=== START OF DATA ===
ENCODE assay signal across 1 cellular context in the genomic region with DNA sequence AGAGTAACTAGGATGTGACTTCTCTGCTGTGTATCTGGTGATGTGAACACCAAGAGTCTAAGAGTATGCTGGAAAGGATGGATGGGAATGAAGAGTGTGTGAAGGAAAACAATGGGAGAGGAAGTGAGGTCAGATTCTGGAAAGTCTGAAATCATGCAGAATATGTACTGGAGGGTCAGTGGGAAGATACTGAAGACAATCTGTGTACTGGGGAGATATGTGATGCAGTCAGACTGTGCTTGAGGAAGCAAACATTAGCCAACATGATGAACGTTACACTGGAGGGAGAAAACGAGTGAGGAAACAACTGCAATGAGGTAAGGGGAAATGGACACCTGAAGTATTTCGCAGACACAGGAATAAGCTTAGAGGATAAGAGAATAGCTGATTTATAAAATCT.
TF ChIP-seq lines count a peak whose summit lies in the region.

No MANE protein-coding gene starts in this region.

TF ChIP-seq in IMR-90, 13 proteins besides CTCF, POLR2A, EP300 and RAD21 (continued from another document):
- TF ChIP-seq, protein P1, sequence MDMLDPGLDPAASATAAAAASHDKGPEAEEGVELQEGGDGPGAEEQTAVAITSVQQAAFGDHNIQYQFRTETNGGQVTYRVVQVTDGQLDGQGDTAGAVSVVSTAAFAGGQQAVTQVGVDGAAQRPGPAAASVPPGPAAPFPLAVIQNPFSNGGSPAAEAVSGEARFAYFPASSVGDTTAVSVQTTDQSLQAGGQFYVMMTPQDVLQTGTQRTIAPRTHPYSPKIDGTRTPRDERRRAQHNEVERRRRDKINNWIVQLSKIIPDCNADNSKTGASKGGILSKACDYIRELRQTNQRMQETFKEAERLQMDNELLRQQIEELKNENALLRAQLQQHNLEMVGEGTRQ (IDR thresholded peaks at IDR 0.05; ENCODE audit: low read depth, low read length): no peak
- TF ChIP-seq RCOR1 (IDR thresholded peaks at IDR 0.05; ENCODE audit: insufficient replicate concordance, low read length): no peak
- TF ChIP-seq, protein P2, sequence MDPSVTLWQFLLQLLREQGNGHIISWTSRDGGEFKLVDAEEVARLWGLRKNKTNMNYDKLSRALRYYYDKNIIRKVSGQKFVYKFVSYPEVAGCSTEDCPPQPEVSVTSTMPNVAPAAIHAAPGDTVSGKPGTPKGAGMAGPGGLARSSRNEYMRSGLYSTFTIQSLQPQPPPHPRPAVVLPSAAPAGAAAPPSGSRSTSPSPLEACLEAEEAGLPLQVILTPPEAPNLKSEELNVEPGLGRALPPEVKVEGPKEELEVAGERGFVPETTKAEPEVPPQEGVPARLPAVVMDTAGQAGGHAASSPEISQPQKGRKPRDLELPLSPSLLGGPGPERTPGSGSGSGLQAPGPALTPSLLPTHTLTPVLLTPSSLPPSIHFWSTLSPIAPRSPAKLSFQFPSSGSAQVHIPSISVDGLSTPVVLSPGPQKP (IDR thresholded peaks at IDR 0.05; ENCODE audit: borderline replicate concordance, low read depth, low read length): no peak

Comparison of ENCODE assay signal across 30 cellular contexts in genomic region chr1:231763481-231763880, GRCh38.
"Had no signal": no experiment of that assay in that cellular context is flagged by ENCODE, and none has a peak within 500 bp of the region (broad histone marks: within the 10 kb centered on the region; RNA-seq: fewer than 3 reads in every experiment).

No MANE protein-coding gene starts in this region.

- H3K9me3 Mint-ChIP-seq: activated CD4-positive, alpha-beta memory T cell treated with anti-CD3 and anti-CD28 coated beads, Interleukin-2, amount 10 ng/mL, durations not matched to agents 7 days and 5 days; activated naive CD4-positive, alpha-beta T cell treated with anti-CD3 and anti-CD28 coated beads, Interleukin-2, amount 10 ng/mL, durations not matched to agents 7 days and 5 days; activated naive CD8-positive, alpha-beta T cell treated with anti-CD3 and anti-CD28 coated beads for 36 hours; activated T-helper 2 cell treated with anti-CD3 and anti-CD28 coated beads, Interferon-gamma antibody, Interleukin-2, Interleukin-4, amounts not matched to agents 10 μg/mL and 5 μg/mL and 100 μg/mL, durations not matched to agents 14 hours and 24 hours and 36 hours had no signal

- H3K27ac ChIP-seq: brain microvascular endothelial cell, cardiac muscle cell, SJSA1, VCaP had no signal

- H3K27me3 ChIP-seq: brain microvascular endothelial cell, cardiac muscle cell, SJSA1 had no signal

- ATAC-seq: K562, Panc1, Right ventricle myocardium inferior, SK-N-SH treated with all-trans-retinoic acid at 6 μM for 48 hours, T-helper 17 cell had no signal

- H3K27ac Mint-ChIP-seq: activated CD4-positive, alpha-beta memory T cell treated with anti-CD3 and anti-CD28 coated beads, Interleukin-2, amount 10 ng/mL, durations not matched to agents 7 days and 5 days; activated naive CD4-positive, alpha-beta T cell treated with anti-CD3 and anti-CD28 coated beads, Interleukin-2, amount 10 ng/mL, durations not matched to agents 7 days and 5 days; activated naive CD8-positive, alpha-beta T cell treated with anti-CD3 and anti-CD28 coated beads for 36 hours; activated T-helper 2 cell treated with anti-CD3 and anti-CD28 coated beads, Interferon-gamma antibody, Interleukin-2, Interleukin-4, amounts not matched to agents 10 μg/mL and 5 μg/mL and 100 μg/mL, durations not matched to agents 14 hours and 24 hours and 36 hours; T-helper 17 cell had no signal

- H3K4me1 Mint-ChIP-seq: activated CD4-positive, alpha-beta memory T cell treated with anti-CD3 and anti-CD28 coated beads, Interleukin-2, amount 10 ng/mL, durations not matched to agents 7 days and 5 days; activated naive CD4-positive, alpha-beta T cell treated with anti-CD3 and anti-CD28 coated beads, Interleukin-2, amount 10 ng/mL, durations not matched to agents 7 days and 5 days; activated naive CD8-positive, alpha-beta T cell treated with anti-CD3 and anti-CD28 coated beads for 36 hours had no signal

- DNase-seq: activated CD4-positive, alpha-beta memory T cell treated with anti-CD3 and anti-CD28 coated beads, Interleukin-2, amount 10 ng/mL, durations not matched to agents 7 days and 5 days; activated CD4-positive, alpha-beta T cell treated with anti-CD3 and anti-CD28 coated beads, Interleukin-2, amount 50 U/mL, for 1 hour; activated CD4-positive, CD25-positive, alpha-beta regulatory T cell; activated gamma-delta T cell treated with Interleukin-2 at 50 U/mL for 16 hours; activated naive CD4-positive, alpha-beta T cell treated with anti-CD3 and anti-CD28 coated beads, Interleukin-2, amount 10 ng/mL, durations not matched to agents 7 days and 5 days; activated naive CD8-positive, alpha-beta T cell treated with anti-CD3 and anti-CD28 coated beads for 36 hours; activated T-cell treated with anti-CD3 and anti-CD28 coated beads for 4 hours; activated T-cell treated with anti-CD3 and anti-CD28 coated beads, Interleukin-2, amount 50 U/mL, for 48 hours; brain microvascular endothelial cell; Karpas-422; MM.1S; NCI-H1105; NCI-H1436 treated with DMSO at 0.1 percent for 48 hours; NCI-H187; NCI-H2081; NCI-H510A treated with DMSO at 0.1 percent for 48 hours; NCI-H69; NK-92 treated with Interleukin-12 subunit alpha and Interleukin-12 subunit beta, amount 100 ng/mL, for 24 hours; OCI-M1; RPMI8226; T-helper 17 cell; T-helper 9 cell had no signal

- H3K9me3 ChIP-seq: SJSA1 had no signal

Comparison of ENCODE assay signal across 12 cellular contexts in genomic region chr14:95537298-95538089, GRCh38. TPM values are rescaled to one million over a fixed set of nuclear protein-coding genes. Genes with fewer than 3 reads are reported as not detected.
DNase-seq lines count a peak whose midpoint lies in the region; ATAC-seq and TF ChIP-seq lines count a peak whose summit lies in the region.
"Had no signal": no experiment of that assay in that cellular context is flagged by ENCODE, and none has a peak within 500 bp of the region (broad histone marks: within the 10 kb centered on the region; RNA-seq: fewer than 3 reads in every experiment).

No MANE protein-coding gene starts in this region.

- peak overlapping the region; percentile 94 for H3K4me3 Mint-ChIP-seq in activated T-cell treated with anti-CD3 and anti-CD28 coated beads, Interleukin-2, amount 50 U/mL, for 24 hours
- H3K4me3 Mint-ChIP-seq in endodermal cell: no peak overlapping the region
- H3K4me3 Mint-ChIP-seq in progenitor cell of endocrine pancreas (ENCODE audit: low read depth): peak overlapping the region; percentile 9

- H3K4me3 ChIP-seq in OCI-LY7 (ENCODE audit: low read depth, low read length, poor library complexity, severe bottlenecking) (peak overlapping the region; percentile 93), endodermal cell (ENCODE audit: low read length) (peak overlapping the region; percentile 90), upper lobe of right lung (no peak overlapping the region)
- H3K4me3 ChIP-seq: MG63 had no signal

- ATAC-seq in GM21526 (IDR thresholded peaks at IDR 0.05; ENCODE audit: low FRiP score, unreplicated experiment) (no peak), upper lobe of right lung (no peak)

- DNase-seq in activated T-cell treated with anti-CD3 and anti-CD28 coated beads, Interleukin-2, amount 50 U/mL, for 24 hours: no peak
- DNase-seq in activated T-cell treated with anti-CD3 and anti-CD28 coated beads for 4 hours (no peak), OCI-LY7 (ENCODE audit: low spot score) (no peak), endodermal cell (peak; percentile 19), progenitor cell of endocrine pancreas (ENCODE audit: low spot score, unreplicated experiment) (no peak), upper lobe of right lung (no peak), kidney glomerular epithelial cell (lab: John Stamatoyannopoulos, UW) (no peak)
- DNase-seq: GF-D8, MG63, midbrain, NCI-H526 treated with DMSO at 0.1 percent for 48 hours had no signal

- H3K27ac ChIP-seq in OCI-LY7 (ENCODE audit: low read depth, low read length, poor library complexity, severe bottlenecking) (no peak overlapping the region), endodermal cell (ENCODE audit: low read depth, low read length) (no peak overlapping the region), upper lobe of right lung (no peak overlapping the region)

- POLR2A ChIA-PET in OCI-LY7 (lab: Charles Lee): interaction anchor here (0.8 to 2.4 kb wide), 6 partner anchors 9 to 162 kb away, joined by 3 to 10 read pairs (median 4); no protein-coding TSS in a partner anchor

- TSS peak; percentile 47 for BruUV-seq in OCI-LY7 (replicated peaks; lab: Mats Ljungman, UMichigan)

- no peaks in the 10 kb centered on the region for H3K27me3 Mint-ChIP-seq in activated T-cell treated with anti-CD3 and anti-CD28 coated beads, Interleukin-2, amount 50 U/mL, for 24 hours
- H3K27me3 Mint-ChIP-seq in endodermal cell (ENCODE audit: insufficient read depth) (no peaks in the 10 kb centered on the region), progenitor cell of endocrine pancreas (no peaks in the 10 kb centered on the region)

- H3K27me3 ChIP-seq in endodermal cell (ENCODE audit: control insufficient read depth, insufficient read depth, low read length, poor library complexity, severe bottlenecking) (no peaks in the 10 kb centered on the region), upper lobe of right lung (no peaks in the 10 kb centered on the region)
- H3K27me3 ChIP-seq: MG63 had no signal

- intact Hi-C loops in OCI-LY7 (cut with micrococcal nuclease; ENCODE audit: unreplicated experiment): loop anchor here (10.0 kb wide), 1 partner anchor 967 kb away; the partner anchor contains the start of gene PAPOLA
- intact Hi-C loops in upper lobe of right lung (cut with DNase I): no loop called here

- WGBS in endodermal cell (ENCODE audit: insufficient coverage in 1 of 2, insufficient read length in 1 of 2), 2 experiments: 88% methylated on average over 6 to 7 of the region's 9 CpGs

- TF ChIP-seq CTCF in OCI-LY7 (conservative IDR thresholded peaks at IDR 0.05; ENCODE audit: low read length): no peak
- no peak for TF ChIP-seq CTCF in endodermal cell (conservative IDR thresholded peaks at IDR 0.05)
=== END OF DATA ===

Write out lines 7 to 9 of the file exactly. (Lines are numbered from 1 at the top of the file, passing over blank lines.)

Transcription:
- TF ChIP-seq, protein P2, sequence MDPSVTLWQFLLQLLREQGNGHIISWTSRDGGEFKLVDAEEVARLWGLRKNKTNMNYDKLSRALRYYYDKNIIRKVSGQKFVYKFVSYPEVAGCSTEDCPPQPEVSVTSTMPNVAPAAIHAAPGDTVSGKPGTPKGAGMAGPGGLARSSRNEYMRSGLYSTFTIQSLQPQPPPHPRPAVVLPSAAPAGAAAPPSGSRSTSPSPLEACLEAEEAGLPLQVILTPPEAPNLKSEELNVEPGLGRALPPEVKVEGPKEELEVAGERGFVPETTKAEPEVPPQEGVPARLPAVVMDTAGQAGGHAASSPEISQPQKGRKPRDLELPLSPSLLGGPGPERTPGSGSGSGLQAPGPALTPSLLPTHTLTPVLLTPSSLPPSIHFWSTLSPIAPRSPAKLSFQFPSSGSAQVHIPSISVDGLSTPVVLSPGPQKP (IDR thresholded peaks at IDR 0.05; ENCODE audit: borderline replicate concordance, low read depth, low read length): no peak

Comparison of ENCODE assay signal across 30 cellular contexts in genomic region chr1:231763481-231763880, GRCh38.
"Had no signal": no experiment of that assay in that cellular context is flagged by ENCODE, and none has a peak within 500 bp of the region (broad histone marks: within the 10 kb centered on the region; RNA-seq: fewer than 3 reads in every experiment).